C++ – Use C++ with Cocoa Instead of Objective-C


I would like to write applications that use C++ and the Cocoa frameworks because Apple is not making Carbon 64-bit capable. C++ seems to be pretty vanilla in its implementation on Linux and Windows but on Mac OS X it seems like additional Apple specific pieces of code are required (like an Obj-C wrapper). It also seems that Apple is forcing developers to write in Objective-C rather than C++, although I could be wrong.

I am trying to find a path to write code on the Mac that would be easy to keep cross platform. Having to write code in C++ for Linux/Windows and then rewrite large portions in Objective-C would be very inefficient.

Is there a way to write code in C++ that will be supported for the future and supported in Xcode? Also, if this is possible, how would I mix C++ and Objective-C in Xcode? Thanks.

Best Solution

You cannot write a Cocoa application entirely in C++. Cocoa relies heavily on the late binding capabilities of Objective-C for many of its core technologies such as Key-Value Bindings, delegates (Cocoa style), and the target-action pattern. The late binding requirements make it very difficult to implement the Cocoa API in a compile-time bound, typed language like C++ⁱ. You can, of course, write a pure C++ app that runs on OS X. It just can't use the Cocoa APIs.

So, you have two options if you want to share code between C++ apps on other platforms and your Cocoa-based application. The first is to write the model layer in C++ and the GUI in Cocoa. This is a common approach used by some very large apps, including Mathematica. Your C++ code can be left unchanged (you do not need "funky" apple extensions to write or compile C++ on OS X). Your controller layer will likely make use of Objective-C++ (perhaps the "funky" Apple extension you refer to). Objective-C++ is a superset of C++, just as Objective-C is a superset of C. In Objective-C++, you can make objc-style message passing calls (like [some-objc-object callMethod];) from within a C++ function. Conversely, you can call C++ functions from within ObjC code like:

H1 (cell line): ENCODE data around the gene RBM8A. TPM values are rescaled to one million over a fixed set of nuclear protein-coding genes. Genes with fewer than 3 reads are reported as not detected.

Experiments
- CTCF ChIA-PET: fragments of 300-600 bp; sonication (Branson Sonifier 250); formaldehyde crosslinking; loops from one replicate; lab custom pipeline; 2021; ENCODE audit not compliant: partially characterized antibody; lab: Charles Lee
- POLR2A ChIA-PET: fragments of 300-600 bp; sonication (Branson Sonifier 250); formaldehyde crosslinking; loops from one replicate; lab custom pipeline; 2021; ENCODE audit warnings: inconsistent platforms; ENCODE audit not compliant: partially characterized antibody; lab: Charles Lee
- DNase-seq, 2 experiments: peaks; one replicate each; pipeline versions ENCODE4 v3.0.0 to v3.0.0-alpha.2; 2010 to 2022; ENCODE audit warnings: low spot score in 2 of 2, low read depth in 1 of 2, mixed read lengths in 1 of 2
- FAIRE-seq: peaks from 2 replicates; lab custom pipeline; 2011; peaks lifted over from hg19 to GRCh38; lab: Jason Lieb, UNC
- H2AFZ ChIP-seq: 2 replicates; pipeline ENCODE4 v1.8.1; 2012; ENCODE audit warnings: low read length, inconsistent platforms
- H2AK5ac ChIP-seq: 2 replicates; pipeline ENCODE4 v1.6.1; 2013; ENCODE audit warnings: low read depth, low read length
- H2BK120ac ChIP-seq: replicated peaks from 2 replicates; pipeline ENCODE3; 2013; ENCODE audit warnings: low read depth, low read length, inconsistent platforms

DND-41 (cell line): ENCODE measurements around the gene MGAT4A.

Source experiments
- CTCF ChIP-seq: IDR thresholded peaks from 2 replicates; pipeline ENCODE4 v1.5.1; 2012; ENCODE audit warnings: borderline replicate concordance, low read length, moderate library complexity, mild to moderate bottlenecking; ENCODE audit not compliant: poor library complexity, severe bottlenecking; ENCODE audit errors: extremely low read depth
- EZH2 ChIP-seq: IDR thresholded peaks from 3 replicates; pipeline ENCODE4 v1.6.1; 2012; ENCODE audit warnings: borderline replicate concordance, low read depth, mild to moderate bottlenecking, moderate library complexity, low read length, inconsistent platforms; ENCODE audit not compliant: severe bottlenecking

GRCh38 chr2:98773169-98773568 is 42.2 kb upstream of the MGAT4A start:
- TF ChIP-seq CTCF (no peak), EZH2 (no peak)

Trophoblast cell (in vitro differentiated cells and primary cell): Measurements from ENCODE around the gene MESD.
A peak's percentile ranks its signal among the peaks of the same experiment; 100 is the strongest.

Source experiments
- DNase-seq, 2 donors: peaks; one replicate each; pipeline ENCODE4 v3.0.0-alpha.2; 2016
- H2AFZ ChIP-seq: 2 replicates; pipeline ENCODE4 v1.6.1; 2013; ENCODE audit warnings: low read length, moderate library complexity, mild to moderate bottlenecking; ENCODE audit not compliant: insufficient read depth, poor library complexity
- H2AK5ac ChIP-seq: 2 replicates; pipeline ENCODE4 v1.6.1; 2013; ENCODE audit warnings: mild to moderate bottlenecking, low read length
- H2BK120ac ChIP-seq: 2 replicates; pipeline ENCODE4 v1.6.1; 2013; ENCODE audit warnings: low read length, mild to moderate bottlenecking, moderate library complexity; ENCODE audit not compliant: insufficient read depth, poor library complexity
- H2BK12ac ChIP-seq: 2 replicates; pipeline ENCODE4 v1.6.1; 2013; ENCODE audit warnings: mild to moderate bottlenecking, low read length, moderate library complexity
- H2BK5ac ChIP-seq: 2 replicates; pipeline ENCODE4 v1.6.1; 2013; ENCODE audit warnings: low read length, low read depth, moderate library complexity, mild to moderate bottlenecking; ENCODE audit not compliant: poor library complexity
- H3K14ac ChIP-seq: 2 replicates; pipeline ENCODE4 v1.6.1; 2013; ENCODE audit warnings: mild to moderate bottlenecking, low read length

@interface MyClass {
    MyCPPClass *cppInstance;

@implementation MyClass
- (id)init {
    if(self = [super init]) {
        cppInstance = new MyCPPClass();
    return self;
- (void) dealloc {
    if(cppInstance != NULL) delete cppInstance;
    [super dealloc];
- (void)callCpp {

You can find out more about Objective-C++ in the Objective-C language guide. The view layer can then be pure Objective-C.

The second option is to use a cross-platform C++ toolkit. The Qt toolkit might fit the bill. Cross-platform toolkits are generally despised by Mac users because they do not get all the look and feel details exactly right and Mac users expect polish in the UI of Mac applications. Qt does a surprisingly good job, however, and depending on the audience and the use of your app, it may be good enough. In addition, you will lose out on some of the OS X-specific technologies such as Core Animation and some QuickTime functionality, though there are approximate replacements in the Qt API. As you point out, Carbon will not be ported to 64-bit. Since Qt is implemented on Carbon APIs, Trolltech/Nokia have had to port Qt to the Cocoa API to make it 64-bit compatible. My understanding is that the next relase of Qt (currently in release candiate) completes this transition and is 64-bit compatible on OS X. You may want to have a look at the source of Qt 4.5 if you're interested in integrating C++ and the Cocoa APIs.

ⁱ For a while Apple made the Cocoa API available to Java, but the bridge required extensive hand-tuning and was unable to handle the more advanced technologies such as Key-Value Bindings described above. Currently dynamically typed, runtime-bound languages like Python, Ruby, etc. are the only real option for writing a Cocoa app without Objective-C (though of course these bridges use Objective-C under the hood).